SFNF Considers Implementing Prescribed Burn in Santa Fe Watershed Wednesday

SANTA FE, NM – Oct. 25, 2021 – Forecasted conditions, including winds, relative humidities, ventilation and temperatures, may provide an optimal window for the Santa Fe National Forest (SFNF) to conduct the previously announced prescribed burn in the Santa Fe Municipal Watershed on Wednesday. The decision to proceed will be made Wednesday morning after consultation with partners.

Crews will use hand and aerial ignitions to treat up to 350 acres north of Nichols Reservoir and Granite Point in the lower section of the Santa Fe Watershed. The SFNF has completed first-entry fuels treatments across most of the 7,200-acre lower watershed over the past 12 years. The Aztec Springs unit is in a crucial location that will tie the previous work together, greatly improving the watershed’s resilience to high-severity wildfire.

The Santa Fe Municipal Watershed, which supplies more than 40% of the water for the City of Santa Fe, is managed under the City of Santa Fe’s Municipal Watershed Plan which provides a framework for long-term management and funding for forest restoration.

The Aztec Springs unit sits on a ridge at higher elevation, so smoke and flames are likely to be visible from Santa Fe into the evening hours. The plan is to complete ignitions in one day with a target time of 3 p.m. to allow westerly winds to lift the smoke up and over Thompson Peak before diurnal winds push the smoke downriver toward Santa Fe. In addition to Forest Service personnel, the SFNF has enlisted resources from partners, including the City of Santa Fe Fire Department, Santa Fe County Fire Department and Tesuque Pueblo, as well as a Youth Conservation Corps crew.

The Santa Fe Watershed prescribed burn is specifically designed to improve and protect the 17,384-acre Municipal Watershed by reducing hazardous fuels and woody debris on the forest floor and reducing the risk of high-severity wildfire within the watershed and nearby neighborhoods. Prescribed burns are always managed with firefighter and public safety as the first priority.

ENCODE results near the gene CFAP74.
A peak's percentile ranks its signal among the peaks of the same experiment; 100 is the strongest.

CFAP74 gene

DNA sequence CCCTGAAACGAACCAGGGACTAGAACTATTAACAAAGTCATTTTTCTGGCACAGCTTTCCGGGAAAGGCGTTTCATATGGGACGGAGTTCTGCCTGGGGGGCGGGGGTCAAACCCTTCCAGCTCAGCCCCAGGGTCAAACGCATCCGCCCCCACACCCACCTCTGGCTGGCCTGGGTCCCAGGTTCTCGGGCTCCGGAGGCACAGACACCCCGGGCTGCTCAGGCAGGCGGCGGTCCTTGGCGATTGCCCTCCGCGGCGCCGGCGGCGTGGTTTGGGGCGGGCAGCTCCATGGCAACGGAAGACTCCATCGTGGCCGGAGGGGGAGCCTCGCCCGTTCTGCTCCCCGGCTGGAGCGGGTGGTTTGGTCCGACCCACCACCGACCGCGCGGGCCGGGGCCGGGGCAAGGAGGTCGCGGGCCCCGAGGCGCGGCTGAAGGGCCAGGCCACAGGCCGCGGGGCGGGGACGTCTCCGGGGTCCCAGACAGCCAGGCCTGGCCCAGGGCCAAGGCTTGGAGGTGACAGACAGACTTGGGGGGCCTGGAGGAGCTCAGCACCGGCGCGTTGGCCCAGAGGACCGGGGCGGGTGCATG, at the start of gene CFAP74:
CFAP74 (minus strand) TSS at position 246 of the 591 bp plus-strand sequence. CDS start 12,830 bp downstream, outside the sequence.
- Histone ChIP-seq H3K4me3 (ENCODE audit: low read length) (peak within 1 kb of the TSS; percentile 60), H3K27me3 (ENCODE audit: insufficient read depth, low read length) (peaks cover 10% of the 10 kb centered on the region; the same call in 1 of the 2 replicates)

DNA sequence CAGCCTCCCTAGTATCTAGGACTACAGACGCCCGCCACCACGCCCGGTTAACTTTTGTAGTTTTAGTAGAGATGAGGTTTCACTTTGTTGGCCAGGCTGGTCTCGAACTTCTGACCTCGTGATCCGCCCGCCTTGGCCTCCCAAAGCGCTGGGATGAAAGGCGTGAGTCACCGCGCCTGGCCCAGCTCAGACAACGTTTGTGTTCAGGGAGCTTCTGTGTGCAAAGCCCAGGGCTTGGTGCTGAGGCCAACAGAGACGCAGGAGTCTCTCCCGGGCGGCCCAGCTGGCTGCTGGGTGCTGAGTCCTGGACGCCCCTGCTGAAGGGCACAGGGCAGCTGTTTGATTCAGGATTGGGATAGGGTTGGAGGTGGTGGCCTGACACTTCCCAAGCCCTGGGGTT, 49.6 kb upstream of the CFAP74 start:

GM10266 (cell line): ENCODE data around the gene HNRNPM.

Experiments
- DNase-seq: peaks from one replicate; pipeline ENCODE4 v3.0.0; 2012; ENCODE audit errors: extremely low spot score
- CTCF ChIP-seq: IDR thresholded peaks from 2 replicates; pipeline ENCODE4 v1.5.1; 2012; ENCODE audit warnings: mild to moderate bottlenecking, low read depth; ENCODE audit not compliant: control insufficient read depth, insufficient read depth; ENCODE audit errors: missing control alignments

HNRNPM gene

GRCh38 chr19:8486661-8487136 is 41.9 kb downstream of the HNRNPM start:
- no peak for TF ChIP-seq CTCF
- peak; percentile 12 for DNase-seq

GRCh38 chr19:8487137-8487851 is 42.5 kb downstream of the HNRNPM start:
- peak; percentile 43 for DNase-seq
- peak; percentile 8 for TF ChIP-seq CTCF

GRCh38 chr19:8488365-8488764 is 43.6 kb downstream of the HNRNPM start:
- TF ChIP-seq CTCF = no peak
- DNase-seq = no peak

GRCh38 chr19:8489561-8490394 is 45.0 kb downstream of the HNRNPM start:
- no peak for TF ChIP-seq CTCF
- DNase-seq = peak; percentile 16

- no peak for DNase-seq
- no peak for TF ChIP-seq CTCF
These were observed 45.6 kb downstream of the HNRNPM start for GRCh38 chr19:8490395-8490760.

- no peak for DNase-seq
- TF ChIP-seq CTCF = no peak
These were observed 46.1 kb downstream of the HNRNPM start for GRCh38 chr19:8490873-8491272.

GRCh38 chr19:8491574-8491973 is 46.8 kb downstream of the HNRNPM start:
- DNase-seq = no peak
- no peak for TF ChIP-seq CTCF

The SFNF manages all prescribed fires in compliance with New Mexico state regulations on air quality and smoke management. Due to the Watershed’s proximity to the city, prescribed burns within its boundaries may impact populated areas. The SFNF works with the New Mexico Environment Department (NMED) and the New Mexico Department of Health (NMDOH) to monitor air quality during and after a planned ignition.

Smoke from the Aztec Springs prescribed burn will likely be visible from Santa Fe, Tesuque, Glorieta, Pecos Canyon, El Dorado and I-25. Although operations will be completed on Wednesday, smoke may linger over Santa Fe into the weekend.

Smoke-sensitive individuals and people with respiratory problems or heart disease are encouraged to take precautionary measures. Information on air quality and protecting your health by using the 5-3-1 visibility method can be found online at the New Mexico Department of Health (NMDOH) Environmental Public Health Tracking (EPHT) website at https://nmtracking.org/fire. People with health concerns can also call NMDOH at 505-827-0006 for additional information. For information on the HEPA filter loan program, go to https://facnm.org/smoke#smokeanchor5.

Fire updates will be posted on the New Mexico Fire Information website and on the Santa Fe National Forest’s Facebook and Twitter pages. For more information, contact the Española Ranger Station at (505) 753-7331.

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